Thanks so much for your question.
Yes, it is perfectly correct to personify objects.
According to The New Fowler's Modern English Usage...
"Personification arises partly as a natural or rhetorical phenomenon
and partly as a result of the loss of grammatical gender at the end of
the Anglo-Saxon period. In Old English a pronoun used in place of a
masculine noun was invariably he, in place of a feminine noun heo ( =
she), and in place of a neuter noun hit ( = it). When the system broke
up and the old grammatical cases disappeared, the obvious result was
the narrowing down of he to refer only to a male person or animal, she
to a female person or animal, and it to nearly all remaining nouns. At
the point of loss of grammatical gender, however, he began to be
applied 'illogically' to some things personified as masculine
(mountains, rivers, oak-trees, etc., as the Oxford English Dictionary
has it), and she to some things personified as feminine (ships, boats,
carriages, utensils, etc.). For example, the Oxford English Dictionary
cites examples of he used of the world (14c.), the philosopher's stone
(14c.), a fire (15c.), an argument (15c.), the sun (16c.), etc.; and
examples of she used of a ship (14c.), a door (14c.), a fire (16c.), a
cannon (17c.), a kettle (19c.), and so on. At the present time such
personification is comparatively rare, but examples can still be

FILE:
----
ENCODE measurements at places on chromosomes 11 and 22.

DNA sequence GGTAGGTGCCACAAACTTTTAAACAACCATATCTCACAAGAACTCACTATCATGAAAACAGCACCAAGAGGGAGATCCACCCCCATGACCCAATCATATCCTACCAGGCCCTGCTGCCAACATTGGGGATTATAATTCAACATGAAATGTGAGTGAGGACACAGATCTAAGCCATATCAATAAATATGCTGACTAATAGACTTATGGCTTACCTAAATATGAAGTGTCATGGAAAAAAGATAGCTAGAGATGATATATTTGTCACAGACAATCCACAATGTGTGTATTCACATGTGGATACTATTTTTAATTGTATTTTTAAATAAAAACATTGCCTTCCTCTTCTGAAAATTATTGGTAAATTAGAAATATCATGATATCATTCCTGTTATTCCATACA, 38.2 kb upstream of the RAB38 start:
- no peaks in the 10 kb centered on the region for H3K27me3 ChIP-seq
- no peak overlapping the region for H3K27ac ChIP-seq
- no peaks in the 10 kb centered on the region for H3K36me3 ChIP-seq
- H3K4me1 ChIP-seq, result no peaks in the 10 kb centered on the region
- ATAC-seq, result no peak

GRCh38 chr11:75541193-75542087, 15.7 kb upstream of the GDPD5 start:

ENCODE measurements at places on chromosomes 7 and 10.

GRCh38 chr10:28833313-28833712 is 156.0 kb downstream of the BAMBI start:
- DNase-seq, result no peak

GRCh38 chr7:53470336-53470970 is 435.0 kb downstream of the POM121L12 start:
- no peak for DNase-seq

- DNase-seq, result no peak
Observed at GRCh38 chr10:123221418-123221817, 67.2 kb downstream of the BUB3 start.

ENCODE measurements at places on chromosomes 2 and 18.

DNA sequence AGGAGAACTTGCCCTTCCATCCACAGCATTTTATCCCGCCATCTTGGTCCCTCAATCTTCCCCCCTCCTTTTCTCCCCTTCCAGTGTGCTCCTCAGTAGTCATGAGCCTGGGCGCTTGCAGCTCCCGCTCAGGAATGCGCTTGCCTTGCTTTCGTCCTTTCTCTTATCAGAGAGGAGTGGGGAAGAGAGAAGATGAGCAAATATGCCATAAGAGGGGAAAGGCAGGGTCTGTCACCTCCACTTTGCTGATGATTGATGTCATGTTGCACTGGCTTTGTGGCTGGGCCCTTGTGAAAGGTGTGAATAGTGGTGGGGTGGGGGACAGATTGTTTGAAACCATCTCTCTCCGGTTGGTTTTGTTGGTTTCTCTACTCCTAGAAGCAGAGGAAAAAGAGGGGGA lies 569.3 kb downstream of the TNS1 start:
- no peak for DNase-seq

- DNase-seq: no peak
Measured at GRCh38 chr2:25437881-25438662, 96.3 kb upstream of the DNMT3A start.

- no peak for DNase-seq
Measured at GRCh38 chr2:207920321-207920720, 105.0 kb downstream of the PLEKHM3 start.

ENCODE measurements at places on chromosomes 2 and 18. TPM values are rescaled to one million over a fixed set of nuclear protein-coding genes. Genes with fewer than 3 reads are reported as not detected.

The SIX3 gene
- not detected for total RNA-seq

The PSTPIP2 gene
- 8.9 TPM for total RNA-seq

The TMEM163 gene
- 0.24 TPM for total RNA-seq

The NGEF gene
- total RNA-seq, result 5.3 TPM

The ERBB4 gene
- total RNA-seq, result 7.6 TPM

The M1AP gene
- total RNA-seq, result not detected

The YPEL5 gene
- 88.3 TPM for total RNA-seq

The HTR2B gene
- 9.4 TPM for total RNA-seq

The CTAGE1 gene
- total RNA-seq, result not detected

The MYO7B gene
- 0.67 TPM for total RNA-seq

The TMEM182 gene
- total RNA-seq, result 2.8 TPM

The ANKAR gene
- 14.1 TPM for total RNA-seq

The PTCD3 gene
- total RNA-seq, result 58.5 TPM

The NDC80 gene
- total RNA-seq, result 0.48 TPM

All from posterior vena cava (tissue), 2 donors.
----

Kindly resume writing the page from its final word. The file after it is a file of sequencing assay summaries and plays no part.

found: e.g. Great Britain is renowned for her stiff upper lip approach
to adversity; I bought that yacht last year: she rides the water
beautifully; (in Australia and NZ) she's right; she's jake; she's a
big country, etc.
Personification has long been used as a literary device, especially in
Ay, in the very temple of delight
Veil'd Melancholy has her sovran shrine.
In the ordinary language, personified uses of words are widespread and
so familiar that they pass virtually unnoticed. Proverbs are fertile
territory for such uses (Brevity is the soul of wit; the wish is
father to the thought); and such ordinary metaphors as the heart of
the matter, the mouth of the river, and to eat one's words are used
all the time."
The New Fowler's Modern English Usage, © Oxford University Press 1968
Whew, that's a mouthful! For a more condensed version we'll turn to
The Columbia Guide to Standard American English...
is a figure of speech wherein an idea, an object, or some other
inanimate entity is represented as though it were a person: Then
Lechery appeared, leering and making lewd gestures toward his
The Columbia Guide to Standard American English. Copyright © 1993
Columbia University Press.
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So go ahead and personify to your heart's content. Which personifies
If you need further information or clarification please let me know.